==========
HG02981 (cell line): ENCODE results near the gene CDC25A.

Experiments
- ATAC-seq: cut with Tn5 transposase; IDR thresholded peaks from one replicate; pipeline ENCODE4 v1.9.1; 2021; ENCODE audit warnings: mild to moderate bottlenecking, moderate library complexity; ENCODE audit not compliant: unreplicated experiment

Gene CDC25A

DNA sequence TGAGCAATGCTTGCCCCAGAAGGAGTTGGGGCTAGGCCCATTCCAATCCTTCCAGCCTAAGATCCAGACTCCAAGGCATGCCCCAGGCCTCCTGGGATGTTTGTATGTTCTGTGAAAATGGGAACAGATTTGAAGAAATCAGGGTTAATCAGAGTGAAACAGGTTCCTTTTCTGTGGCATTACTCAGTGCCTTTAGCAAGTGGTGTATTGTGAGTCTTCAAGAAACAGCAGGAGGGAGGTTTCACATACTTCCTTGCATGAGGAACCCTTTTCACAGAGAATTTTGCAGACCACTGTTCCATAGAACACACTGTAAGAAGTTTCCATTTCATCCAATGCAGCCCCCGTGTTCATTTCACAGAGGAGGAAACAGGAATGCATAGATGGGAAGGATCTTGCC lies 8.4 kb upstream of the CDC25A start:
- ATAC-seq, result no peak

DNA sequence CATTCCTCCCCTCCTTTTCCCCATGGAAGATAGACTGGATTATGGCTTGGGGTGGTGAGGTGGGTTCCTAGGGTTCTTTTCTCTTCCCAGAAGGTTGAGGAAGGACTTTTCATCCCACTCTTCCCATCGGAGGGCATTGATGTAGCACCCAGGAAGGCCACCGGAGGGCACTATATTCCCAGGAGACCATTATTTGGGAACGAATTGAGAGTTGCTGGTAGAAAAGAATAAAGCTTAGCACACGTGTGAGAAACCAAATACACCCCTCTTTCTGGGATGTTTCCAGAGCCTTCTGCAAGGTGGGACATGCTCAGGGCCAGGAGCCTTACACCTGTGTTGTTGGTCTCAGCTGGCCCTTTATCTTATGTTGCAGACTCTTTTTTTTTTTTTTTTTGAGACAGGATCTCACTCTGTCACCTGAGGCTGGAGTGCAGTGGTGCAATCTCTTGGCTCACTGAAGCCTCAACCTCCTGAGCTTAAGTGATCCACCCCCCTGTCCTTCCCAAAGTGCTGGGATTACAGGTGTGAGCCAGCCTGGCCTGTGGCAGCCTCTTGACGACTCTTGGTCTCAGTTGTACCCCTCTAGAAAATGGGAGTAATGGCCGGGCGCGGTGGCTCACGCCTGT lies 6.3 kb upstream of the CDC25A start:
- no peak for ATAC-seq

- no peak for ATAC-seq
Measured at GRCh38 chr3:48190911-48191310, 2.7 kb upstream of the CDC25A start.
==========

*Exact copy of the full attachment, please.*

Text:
HG02981 (cell line): ENCODE results near the gene CDC25A.

Experiments
- ATAC-seq: cut with Tn5 transposase; IDR thresholded peaks from one replicate; pipeline ENCODE4 v1.9.1; 2021; ENCODE audit warnings: mild to moderate bottlenecking, moderate library complexity; ENCODE audit not compliant: unreplicated experiment

Gene CDC25A

DNA sequence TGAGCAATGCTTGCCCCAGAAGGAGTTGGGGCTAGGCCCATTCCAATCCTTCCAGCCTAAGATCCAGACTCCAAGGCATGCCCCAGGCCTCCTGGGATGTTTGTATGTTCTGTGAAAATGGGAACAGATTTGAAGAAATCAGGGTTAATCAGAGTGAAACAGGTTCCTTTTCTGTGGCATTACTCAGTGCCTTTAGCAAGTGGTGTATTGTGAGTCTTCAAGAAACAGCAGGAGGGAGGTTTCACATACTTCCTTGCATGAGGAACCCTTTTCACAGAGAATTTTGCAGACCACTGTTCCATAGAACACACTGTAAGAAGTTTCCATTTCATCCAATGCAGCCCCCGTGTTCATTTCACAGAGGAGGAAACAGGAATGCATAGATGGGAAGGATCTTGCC lies 8.4 kb upstream of the CDC25A start:
- ATAC-seq, result no peak

DNA sequence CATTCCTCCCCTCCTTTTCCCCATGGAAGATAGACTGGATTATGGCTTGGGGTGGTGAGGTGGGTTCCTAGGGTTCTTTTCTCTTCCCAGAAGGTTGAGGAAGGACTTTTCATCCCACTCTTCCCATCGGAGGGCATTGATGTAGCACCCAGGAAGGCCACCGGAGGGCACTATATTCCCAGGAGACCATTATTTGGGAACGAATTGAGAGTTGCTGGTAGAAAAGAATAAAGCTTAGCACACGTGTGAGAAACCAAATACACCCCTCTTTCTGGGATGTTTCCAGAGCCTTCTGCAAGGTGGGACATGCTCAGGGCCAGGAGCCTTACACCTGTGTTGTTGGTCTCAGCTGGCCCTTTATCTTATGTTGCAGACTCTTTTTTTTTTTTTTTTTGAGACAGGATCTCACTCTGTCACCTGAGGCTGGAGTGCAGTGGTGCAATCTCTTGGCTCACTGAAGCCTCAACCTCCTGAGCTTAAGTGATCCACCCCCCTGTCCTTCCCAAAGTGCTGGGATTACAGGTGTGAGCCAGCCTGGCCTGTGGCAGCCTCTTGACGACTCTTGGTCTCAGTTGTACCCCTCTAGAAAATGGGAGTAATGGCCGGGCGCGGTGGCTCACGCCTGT lies 6.3 kb upstream of the CDC25A start:
- no peak for ATAC-seq

- no peak for ATAC-seq
Measured at GRCh38 chr3:48190911-48191310, 2.7 kb upstream of the CDC25A start.